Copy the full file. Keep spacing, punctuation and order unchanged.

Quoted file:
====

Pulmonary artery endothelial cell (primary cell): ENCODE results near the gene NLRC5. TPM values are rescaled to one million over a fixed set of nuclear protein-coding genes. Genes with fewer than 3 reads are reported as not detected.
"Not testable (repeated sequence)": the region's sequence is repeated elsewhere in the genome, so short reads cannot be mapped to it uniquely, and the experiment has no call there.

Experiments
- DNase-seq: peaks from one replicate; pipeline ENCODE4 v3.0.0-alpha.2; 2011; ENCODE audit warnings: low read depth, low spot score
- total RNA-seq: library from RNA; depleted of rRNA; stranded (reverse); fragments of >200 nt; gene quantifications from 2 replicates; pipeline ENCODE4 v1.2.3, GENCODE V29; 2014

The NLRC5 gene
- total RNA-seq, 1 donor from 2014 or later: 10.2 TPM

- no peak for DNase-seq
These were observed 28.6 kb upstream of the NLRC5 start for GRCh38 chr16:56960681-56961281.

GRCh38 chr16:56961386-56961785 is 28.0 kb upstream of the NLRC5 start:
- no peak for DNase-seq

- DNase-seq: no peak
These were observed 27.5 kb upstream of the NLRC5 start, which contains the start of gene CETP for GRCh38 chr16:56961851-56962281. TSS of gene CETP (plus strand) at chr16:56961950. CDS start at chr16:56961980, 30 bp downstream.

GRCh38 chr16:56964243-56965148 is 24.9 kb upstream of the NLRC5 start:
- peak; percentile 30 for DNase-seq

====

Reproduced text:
Pulmonary artery endothelial cell (primary cell): ENCODE results near the gene NLRC5. TPM values are rescaled to one million over a fixed set of nuclear protein-coding genes. Genes with fewer than 3 reads are reported as not detected.
"Not testable (repeated sequence)": the region's sequence is repeated elsewhere in the genome, so short reads cannot be mapped to it uniquely, and the experiment has no call there.

Experiments
- DNase-seq: peaks from one replicate; pipeline ENCODE4 v3.0.0-alpha.2; 2011; ENCODE audit warnings: low read depth, low spot score
- total RNA-seq: library from RNA; depleted of rRNA; stranded (reverse); fragments of >200 nt; gene quantifications from 2 replicates; pipeline ENCODE4 v1.2.3, GENCODE V29; 2014

The NLRC5 gene
- total RNA-seq, 1 donor from 2014 or later: 10.2 TPM

- no peak for DNase-seq
These were observed 28.6 kb upstream of the NLRC5 start for GRCh38 chr16:56960681-56961281.

GRCh38 chr16:56961386-56961785 is 28.0 kb upstream of the NLRC5 start:
- no peak for DNase-seq

- DNase-seq: no peak
These were observed 27.5 kb upstream of the NLRC5 start, which contains the start of gene CETP for GRCh38 chr16:56961851-56962281. TSS of gene CETP (plus strand) at chr16:56961950. CDS start at chr16:56961980, 30 bp downstream.

GRCh38 chr16:56964243-56965148 is 24.9 kb upstream of the NLRC5 start:
- peak; percentile 30 for DNase-seq